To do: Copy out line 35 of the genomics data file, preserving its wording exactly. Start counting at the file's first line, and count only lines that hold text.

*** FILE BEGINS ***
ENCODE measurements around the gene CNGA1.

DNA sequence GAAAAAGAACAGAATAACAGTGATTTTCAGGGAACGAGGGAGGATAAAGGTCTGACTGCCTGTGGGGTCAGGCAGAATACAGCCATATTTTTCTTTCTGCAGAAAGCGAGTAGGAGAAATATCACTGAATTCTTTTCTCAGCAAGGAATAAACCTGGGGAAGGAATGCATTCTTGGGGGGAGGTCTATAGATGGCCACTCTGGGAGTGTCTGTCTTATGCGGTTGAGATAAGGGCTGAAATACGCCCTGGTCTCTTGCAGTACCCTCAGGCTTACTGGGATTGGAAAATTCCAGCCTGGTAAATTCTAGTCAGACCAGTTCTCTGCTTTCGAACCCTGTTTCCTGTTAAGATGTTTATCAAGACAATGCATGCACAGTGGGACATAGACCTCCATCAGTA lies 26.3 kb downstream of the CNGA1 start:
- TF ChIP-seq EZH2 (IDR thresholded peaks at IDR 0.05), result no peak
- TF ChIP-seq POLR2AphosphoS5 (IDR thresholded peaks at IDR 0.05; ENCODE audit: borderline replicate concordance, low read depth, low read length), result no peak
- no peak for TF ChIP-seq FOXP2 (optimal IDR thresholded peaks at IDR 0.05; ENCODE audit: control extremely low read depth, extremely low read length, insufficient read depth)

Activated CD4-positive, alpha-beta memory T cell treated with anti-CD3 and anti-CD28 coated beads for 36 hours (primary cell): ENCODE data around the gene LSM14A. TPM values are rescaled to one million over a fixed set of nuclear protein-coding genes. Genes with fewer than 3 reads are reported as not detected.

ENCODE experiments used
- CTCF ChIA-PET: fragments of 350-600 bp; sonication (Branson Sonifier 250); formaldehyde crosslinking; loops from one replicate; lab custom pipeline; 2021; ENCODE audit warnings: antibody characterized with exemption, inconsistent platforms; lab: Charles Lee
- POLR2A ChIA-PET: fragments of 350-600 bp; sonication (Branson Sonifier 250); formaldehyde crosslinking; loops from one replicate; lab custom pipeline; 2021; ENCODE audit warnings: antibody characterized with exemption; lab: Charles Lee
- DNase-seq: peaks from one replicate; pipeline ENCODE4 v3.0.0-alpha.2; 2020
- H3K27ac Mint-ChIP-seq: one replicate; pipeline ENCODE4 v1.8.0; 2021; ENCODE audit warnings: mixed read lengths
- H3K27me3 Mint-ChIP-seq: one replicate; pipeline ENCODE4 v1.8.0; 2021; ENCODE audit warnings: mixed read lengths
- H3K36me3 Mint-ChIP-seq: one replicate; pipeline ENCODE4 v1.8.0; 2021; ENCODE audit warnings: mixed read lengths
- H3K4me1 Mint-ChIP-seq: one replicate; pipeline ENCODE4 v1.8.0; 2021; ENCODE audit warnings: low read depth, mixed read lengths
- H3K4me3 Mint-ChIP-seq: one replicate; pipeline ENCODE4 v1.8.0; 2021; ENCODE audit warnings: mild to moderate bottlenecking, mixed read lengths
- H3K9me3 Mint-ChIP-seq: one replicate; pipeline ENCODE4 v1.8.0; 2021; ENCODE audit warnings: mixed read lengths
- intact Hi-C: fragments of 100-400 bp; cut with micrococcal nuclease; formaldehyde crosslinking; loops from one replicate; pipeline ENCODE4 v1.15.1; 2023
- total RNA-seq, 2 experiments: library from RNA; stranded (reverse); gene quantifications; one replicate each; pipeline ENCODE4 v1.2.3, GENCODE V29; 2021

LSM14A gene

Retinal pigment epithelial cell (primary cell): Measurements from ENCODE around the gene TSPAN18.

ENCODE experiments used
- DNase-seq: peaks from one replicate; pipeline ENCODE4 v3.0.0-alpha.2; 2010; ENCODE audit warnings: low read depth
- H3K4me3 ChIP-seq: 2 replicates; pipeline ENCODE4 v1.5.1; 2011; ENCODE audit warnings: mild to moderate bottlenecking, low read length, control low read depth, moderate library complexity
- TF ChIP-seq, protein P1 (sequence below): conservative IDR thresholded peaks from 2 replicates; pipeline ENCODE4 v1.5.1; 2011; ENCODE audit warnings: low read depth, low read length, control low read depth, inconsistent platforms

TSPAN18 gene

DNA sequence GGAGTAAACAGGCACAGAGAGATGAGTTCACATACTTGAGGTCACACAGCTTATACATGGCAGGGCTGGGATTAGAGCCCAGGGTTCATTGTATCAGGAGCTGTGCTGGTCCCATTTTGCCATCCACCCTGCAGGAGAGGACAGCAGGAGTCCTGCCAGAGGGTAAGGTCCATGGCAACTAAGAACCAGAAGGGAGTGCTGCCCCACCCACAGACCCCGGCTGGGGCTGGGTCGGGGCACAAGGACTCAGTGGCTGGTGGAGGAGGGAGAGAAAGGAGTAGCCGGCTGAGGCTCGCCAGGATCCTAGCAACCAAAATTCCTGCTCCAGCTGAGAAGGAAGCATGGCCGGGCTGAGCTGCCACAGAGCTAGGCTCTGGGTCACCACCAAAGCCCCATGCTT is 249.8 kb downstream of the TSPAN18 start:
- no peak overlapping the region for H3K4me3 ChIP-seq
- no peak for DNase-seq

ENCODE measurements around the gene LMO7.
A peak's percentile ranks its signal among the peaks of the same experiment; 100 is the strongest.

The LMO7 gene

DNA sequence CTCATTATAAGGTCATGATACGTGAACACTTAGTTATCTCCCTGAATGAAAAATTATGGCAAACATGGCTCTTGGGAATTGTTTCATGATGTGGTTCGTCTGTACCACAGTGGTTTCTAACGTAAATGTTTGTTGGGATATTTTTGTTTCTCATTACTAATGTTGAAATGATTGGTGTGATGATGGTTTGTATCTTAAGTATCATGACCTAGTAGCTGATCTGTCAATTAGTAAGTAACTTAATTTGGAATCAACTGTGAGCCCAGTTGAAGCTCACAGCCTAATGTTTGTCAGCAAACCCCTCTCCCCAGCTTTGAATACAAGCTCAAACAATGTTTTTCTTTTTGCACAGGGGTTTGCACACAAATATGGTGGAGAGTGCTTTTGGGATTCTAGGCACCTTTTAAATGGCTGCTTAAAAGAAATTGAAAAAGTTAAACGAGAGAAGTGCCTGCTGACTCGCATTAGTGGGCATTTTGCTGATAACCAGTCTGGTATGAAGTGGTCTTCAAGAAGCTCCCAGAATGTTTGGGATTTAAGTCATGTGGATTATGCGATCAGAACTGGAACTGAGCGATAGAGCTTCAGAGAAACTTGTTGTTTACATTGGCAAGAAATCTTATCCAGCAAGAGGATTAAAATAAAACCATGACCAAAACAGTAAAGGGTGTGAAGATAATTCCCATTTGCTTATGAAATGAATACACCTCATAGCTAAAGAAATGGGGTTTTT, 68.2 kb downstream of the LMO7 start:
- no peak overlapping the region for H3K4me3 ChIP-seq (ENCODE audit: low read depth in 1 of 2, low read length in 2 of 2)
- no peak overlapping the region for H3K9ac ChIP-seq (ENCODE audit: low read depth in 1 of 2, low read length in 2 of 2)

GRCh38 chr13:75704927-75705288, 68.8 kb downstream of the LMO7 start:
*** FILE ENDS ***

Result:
GRCh38 chr13:75704927-75705288, 68.8 kb downstream of the LMO7 start: